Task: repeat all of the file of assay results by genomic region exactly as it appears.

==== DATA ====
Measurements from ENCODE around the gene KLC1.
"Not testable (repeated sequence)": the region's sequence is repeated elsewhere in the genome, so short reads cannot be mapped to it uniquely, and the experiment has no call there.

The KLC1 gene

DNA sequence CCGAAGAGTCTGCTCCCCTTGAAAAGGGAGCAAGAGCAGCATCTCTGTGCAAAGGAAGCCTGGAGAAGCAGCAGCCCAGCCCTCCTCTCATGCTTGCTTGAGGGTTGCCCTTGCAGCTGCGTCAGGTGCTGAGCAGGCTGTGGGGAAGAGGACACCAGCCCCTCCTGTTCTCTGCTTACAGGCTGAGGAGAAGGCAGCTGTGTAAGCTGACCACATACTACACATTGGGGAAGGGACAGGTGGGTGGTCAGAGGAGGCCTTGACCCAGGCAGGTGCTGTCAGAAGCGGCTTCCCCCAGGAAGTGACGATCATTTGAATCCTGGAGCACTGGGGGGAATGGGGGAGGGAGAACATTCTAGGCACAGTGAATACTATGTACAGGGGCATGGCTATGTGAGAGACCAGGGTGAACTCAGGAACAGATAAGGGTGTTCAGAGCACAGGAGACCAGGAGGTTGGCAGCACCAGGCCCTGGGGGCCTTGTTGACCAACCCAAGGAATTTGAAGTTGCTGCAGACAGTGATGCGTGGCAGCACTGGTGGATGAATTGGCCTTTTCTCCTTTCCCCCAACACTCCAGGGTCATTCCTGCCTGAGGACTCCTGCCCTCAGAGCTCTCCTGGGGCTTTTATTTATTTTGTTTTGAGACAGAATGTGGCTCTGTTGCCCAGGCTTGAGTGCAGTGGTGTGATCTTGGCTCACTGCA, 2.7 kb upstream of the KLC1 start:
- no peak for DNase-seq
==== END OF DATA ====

Measurements from ENCODE around the gene KLC1.
"Not testable (repeated sequence)": the region's sequence is repeated elsewhere in the genome, so short reads cannot be mapped to it uniquely, and the experiment has no call there.

The KLC1 gene

DNA sequence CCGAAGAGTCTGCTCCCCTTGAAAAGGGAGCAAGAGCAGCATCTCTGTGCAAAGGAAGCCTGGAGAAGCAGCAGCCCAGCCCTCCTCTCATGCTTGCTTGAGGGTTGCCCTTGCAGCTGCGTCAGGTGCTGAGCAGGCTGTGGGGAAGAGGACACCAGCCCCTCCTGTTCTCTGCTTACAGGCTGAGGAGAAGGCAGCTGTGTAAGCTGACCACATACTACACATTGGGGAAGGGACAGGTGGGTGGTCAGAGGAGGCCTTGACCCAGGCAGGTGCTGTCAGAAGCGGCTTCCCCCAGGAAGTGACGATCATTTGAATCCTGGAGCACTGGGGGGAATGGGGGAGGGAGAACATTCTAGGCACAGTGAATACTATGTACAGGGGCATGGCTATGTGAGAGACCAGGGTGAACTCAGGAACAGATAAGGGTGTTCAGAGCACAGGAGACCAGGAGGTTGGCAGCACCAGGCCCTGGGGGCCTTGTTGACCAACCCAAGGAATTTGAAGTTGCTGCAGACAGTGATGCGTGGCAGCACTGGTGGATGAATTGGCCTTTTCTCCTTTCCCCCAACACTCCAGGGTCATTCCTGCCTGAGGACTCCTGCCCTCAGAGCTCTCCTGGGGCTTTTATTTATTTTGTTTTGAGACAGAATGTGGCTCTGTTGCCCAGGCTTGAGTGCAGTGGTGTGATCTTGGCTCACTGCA, 2.7 kb upstream of the KLC1 start:
- no peak for DNase-seq